No matter when you visit Portland, you can enjoy a variety of dumplings at these terrific eateries. Every February, Portland celebrates its love for dough-wrapped delights with Dumpling Week, a citywide celebration featuring inventive dumpling creations that you won’t find anywhere (or anytime) else.
Pure Spice Restaurant
For fresh, handmade Chinese dumplings at a wallet-friendly price, head to Pure Spice, an unassuming restaurant hidden in a strip mall on Southeast 87th Avenue in the Jade District. The generous dim sum menu is peppered with classic Cantonese small plates, including gossamer-wrapped shrimp or pork and chive dumplings served from a steaming basket. And with their reasonable prices, you can afford to eat to your heart’s content.
All hail the soup dumpling! Chinese soup dumplings, called xiaolongbao (or “XLB” for short), were lamentably scarce in Portland until XLB appeared in January 2017. Pockets of paper-thin dough surrounding a bite of meat and piping-hot broth, XLB are notoriously tricky to make — and eat. (Treat that steaming broth with care.) This laid-back North Williams Avenue spot serves up these treasures along with steamed buns, stir-fries and other authentic Chinese street food.
Head to the heart of Southeast Portland’s Jade District to find Master Kong, a Chinese spot offering no-frills fare in a casual, diner-style setting. Enjoy noodles, congee (rice porridge), buns, veggies, soup — and, of course, dumplings. Their handmade dumplings are tender and flavorful. They also serve soup dumplings and potstickers (with a perfect contrast of tender tops and crispy bottoms). Their house-made sauces — including chili, soy, peanut and garlic — give each dish an extra kick.
The same family who brought you the beloved Portland restaurant Han Oak also owns and operates this sister restaurant — Toki offers similar flavors and high-quality ingredients in a friendly, casual setting. The mandu are Korean dumplings stuffed with tender beef and pork, then steamed and smothered in a tangy sauce. Be sure to save your leftover sauce for dipping the other dishes (which include comforting favorites like chicken wings, short ribs and pork chops).
The Portland ramen scene has exploded in recent years, spurred by the arrival of two authentic eateries straight from Tokyo.
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For one of the most popular Polish pierogis in town, you’ll need a membership to the Polish Library Building Association. But don’t worry: a one-day membership will only set you back one dollar. Once you’re official, you’ll have access to Grandpa’s Cafe and their handmade potato and cheese dumplings. Topped with caramelized onions and plenty of sour cream, they’re even better when washed down with an imported Polish brew. The café is open infrequently, so check ahead and plan your visit accordingly.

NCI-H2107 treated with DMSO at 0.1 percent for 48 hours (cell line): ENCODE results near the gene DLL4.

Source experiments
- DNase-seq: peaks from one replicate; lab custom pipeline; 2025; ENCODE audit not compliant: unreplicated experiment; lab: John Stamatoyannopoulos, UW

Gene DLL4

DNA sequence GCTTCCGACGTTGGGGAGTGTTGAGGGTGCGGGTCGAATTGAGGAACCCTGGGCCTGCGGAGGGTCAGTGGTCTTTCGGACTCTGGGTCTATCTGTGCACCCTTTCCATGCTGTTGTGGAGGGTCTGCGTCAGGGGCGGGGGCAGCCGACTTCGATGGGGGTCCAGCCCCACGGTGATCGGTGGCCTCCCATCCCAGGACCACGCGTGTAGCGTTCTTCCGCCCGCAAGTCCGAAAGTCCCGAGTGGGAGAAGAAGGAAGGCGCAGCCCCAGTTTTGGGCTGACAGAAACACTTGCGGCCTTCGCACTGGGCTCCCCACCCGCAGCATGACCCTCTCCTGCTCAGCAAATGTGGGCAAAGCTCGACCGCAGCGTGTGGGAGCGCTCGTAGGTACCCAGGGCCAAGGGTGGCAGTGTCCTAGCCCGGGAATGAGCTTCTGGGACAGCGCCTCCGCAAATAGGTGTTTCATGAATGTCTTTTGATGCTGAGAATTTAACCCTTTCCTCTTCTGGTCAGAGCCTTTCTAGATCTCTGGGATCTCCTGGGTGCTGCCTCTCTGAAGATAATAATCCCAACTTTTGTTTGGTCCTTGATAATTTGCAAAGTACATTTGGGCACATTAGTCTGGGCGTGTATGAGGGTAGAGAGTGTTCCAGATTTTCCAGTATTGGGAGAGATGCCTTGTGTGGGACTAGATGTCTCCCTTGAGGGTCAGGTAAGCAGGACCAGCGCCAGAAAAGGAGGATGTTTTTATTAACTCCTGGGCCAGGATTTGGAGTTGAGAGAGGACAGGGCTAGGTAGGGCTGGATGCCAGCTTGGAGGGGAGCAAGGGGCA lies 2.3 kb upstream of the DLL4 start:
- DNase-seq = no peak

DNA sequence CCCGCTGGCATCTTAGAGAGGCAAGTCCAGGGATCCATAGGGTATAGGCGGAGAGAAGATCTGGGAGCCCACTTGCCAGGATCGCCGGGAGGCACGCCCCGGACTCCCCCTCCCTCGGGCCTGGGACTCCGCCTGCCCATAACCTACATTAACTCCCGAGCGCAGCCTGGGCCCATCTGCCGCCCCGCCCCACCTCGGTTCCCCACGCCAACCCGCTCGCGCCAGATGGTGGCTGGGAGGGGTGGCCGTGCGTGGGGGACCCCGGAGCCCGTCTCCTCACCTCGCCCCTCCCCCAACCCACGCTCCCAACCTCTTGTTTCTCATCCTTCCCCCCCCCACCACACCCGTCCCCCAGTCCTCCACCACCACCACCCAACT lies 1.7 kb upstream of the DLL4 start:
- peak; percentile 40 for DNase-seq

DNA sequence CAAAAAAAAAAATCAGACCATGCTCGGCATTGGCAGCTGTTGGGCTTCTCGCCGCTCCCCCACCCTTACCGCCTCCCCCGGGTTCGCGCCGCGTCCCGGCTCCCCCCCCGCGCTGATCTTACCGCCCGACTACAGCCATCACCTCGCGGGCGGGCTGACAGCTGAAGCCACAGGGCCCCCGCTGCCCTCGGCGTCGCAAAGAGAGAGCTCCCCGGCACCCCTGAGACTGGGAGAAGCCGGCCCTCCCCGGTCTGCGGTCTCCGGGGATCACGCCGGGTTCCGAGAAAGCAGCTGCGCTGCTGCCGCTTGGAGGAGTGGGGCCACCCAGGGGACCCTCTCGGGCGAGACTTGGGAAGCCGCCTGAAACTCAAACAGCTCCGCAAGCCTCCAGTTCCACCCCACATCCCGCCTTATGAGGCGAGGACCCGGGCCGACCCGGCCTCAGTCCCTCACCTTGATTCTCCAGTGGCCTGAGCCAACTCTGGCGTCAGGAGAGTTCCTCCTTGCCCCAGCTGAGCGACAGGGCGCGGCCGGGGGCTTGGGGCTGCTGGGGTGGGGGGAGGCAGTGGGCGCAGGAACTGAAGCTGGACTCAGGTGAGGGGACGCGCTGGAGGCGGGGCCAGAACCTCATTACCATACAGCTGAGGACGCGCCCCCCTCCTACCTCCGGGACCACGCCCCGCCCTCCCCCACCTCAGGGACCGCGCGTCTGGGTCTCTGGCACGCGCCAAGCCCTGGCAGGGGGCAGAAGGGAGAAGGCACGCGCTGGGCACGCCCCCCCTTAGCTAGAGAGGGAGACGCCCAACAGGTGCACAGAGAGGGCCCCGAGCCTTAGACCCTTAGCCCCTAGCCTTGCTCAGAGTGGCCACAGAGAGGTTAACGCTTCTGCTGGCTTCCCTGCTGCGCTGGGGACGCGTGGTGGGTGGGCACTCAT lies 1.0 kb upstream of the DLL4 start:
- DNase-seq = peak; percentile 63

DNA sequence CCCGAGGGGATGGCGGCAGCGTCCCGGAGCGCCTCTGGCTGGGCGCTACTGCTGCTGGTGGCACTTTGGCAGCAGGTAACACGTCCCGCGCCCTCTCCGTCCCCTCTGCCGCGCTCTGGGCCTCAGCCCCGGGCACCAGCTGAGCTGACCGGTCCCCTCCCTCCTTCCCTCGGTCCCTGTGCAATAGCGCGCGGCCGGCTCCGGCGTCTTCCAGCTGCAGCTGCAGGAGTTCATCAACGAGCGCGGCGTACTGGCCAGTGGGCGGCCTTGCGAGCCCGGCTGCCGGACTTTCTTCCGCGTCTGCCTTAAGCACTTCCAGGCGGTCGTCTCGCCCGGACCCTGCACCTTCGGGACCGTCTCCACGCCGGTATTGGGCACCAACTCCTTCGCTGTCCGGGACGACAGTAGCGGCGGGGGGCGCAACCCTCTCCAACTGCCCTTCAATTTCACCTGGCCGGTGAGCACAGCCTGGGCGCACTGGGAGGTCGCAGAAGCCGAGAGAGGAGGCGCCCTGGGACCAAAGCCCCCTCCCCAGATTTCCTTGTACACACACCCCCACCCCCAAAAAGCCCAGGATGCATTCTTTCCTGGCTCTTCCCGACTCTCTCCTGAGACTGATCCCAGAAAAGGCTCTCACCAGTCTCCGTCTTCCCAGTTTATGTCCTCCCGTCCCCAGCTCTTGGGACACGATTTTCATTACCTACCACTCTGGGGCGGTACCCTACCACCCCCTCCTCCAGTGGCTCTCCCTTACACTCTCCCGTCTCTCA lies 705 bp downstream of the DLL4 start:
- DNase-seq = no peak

Blaring Russian pop ballads and sporting a globe-trotting vodka list, Soviet-inspired Kachka is a Portland dining experience not to be missed. The dumplings here are chewy and petite and can be ordered panfried or swimming in a decadent broth. The meaty pelmeni (dumplings with thin, unleavened dough) are stuffed with beef, veal and pork, while the vareniki (half-moon-shaped dumplings) come with farmer’s cheese —think the Russian version of a pierogi — or sour cherry. Wash it down with a curated vodka flight and a pickleback.
For a quick dumpling fix in Southeast Portland, visit the crisp white Pelmeni Pelmeni food cart, where locals line up for dumplings packed with chicken, beef or potato and topped with sour cream, Russian ketchup, onions and dill (consider a bowl of borsch soup on the side). They offer dumpling orders in two sizes, so you can tailor your order to your appetite. For those who prefer their dumpling dough wrapped around something sweet, the farmer’s cheese dumplings (with jam and condensed milk) provide a dessert option.
Afuri started life as a popular izakaya (a casual Japanese bar) and noodle shop in Japan. Fortunately for Portlanders, when the time came to expand, founder and owner Hiroto Nakamura chose Portland as the site of Afuri’s first American outpost — today there are several locations across the city. Though it’s often thought of as a ramen shop first, Afuri’s dumplings shine. The pork gyoza feature a tender core in a delicate wrapper, fried to crispy perfection. Try the miso-cashew gyoza for a vegetarian take, boosted by a flavorful blend of garlic, cabbage and kimchi.
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